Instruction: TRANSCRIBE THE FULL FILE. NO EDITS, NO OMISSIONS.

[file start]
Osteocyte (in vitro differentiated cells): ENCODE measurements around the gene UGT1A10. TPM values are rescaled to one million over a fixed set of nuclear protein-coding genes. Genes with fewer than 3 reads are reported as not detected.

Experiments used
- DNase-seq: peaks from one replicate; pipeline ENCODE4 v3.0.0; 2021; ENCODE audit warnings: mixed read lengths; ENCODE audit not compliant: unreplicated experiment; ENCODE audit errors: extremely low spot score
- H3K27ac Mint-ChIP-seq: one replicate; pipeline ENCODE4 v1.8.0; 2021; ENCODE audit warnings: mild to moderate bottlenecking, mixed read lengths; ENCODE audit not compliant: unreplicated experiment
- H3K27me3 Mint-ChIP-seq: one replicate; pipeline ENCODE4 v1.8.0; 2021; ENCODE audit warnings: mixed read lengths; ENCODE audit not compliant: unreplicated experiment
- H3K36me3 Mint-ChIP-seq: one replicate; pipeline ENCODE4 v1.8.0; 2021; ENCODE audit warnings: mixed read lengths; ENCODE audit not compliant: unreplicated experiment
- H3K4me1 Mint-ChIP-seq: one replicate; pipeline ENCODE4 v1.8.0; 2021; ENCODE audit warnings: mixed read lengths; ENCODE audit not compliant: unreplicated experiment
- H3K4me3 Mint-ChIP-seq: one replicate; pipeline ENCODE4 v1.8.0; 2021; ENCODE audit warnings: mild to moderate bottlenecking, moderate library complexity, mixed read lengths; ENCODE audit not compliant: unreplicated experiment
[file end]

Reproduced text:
Osteocyte (in vitro differentiated cells): ENCODE measurements around the gene UGT1A10. TPM values are rescaled to one million over a fixed set of nuclear protein-coding genes. Genes with fewer than 3 reads are reported as not detected.

Experiments used
- DNase-seq: peaks from one replicate; pipeline ENCODE4 v3.0.0; 2021; ENCODE audit warnings: mixed read lengths; ENCODE audit not compliant: unreplicated experiment; ENCODE audit errors: extremely low spot score
- H3K27ac Mint-ChIP-seq: one replicate; pipeline ENCODE4 v1.8.0; 2021; ENCODE audit warnings: mild to moderate bottlenecking, mixed read lengths; ENCODE audit not compliant: unreplicated experiment
- H3K27me3 Mint-ChIP-seq: one replicate; pipeline ENCODE4 v1.8.0; 2021; ENCODE audit warnings: mixed read lengths; ENCODE audit not compliant: unreplicated experiment
- H3K36me3 Mint-ChIP-seq: one replicate; pipeline ENCODE4 v1.8.0; 2021; ENCODE audit warnings: mixed read lengths; ENCODE audit not compliant: unreplicated experiment
- H3K4me1 Mint-ChIP-seq: one replicate; pipeline ENCODE4 v1.8.0; 2021; ENCODE audit warnings: mixed read lengths; ENCODE audit not compliant: unreplicated experiment
- H3K4me3 Mint-ChIP-seq: one replicate; pipeline ENCODE4 v1.8.0; 2021; ENCODE audit warnings: mild to moderate bottlenecking, moderate library complexity, mixed read lengths; ENCODE audit not compliant: unreplicated experiment